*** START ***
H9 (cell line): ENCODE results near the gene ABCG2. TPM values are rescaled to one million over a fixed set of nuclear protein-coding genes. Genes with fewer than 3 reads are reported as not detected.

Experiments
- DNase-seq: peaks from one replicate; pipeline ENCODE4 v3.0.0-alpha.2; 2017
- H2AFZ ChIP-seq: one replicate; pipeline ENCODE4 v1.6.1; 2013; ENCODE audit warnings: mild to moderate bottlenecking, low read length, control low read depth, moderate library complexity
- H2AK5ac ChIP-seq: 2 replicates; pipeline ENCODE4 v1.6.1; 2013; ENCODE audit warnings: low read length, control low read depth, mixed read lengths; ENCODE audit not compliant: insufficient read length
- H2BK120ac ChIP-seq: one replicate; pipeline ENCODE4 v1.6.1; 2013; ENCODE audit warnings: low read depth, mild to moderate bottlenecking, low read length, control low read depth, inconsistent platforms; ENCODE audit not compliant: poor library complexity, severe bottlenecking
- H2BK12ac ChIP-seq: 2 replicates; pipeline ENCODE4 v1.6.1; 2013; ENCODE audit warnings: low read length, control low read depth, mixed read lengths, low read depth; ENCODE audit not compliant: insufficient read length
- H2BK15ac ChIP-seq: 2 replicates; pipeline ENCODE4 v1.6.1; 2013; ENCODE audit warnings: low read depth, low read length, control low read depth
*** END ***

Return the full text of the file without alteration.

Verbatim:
H9 (cell line): ENCODE results near the gene ABCG2. TPM values are rescaled to one million over a fixed set of nuclear protein-coding genes. Genes with fewer than 3 reads are reported as not detected.

Experiments
- DNase-seq: peaks from one replicate; pipeline ENCODE4 v3.0.0-alpha.2; 2017
- H2AFZ ChIP-seq: one replicate; pipeline ENCODE4 v1.6.1; 2013; ENCODE audit warnings: mild to moderate bottlenecking, low read length, control low read depth, moderate library complexity
- H2AK5ac ChIP-seq: 2 replicates; pipeline ENCODE4 v1.6.1; 2013; ENCODE audit warnings: low read length, control low read depth, mixed read lengths; ENCODE audit not compliant: insufficient read length
- H2BK120ac ChIP-seq: one replicate; pipeline ENCODE4 v1.6.1; 2013; ENCODE audit warnings: low read depth, mild to moderate bottlenecking, low read length, control low read depth, inconsistent platforms; ENCODE audit not compliant: poor library complexity, severe bottlenecking
- H2BK12ac ChIP-seq: 2 replicates; pipeline ENCODE4 v1.6.1; 2013; ENCODE audit warnings: low read length, control low read depth, mixed read lengths, low read depth; ENCODE audit not compliant: insufficient read length
- H2BK15ac ChIP-seq: 2 replicates; pipeline ENCODE4 v1.6.1; 2013; ENCODE audit warnings: low read depth, low read length, control low read depth